One of the many things I have great respect for, is people who tell it like it is. This is precisely what Ken Loach does with I, Daniel Blake. It’s a film that left me with a knot in my stomach, as it dawned on me that Loach’s portrayal of a poverty-stricken Britain couldn’t be closer to reality. It’s tough to watch, but a vital film.
Daniel Blake (Johns) is a good man, an honourable citizen living in Newcastle with forty years worth of work under his belt. But he’s fallen by the wayside like so many others, and has found himself trapped in the flawed benefit system. His ill health means he can’t apply for a job, or claim job seekers’ allowance. He’s stuck in a nightmare that looks inescapable, and when faced with endless forms and CV courses, it becomes clear to him that the welfare system is designed not to work.
Ken Loach isn’t putting his middle finger up at the Tory party, but he is biting back at the state, showing Britain as it is in the present moment. It’s always easy to say that people ‘on the dole’ have no intention of looking for a job, but here Daniel wants to work. He even does things the old-fashioned way by searching for employment on foot. I don’t know about you, but I can’t remember the last time I marched the streets hunting for jobs in such a succinct manner. It’s an eye-opener to have this kind of thing portrayed on-screen.
However, the film isn’t just Daniel Blake’s story, as arguably young mum Katie (Squires) is the most insightful character. Her experiences raising two kids with little money are intertwined with the struggles of Dan. The film is full of unknown actors and Hayley Squires is a real revelation, providing a raw, gripping performance that she deserves serious recognition for. Every pain, frustration and anguish these people endure, we feel it with them.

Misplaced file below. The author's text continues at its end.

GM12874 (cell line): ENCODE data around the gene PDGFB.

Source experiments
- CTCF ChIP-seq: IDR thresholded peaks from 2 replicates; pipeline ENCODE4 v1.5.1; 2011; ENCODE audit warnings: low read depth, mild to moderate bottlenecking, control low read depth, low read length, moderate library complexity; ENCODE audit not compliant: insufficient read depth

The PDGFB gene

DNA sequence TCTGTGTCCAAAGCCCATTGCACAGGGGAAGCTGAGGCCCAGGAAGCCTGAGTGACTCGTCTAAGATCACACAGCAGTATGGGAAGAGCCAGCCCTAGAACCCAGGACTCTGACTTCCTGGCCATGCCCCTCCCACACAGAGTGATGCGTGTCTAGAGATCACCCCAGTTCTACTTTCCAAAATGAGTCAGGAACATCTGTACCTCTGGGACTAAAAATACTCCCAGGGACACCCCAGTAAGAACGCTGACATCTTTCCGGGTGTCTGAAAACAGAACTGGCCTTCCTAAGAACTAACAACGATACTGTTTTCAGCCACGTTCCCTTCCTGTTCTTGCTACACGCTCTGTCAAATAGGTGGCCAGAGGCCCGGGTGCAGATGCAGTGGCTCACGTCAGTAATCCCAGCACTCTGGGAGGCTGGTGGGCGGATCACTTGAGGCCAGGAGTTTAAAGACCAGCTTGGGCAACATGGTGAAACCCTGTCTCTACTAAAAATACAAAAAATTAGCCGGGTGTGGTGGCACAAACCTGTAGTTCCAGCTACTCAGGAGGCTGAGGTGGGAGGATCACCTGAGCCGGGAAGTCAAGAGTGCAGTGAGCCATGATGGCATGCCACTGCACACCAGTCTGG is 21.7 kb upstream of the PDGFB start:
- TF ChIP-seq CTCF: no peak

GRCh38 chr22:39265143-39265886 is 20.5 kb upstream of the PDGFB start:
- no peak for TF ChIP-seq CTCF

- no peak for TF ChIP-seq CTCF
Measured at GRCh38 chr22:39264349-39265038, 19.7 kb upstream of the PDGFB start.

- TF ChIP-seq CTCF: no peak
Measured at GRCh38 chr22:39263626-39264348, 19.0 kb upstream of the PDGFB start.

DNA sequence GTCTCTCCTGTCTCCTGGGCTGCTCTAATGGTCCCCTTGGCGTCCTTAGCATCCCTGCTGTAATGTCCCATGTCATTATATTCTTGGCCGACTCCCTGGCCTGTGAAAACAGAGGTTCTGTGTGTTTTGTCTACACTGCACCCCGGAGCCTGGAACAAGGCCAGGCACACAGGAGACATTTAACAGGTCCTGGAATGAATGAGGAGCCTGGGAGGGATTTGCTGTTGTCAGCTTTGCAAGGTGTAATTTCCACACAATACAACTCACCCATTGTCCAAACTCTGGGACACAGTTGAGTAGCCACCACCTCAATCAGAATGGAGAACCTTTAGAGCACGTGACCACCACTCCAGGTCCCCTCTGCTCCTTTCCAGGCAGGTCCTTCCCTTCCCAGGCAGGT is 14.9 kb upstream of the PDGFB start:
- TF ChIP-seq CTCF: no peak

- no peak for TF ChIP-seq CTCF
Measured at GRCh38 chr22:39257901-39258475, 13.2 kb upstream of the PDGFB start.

I do think Loach presents Dan as a bit too virtuous and saintly, because you start to wonder why no one will give this man a job, someone with such a big heart and who has so much passion. This is my only issue with the film, although I am nit-picking here slightly. But the message is that ultimately even good, decent people can fall victim to the problematic benefit system.
I, Daniel Blake is a blast of social realist brilliance. I know I’ve made it sound quite depressing, but believe it or not, there are parts that make you laugh. It’s a film of passion and fire, and I strongly urge everyone to see it. I have never seen such a realistic portrayal of our contemporary landscape, and I’m genuinely so glad Ken Loach made this film. It’s a story of the every-man, the every-woman, and delivers a message that is so important to us all.
Quoted: “A cursor? Well that’s a bloody apt name for it, aye?
Director: Ken Loach
Writer: Paul Laverty
Stars: Dave Johns, Hayley Squires, Sharon Percy.
Distributor: Entertainment One Films (U.K)
Run Time: 100 min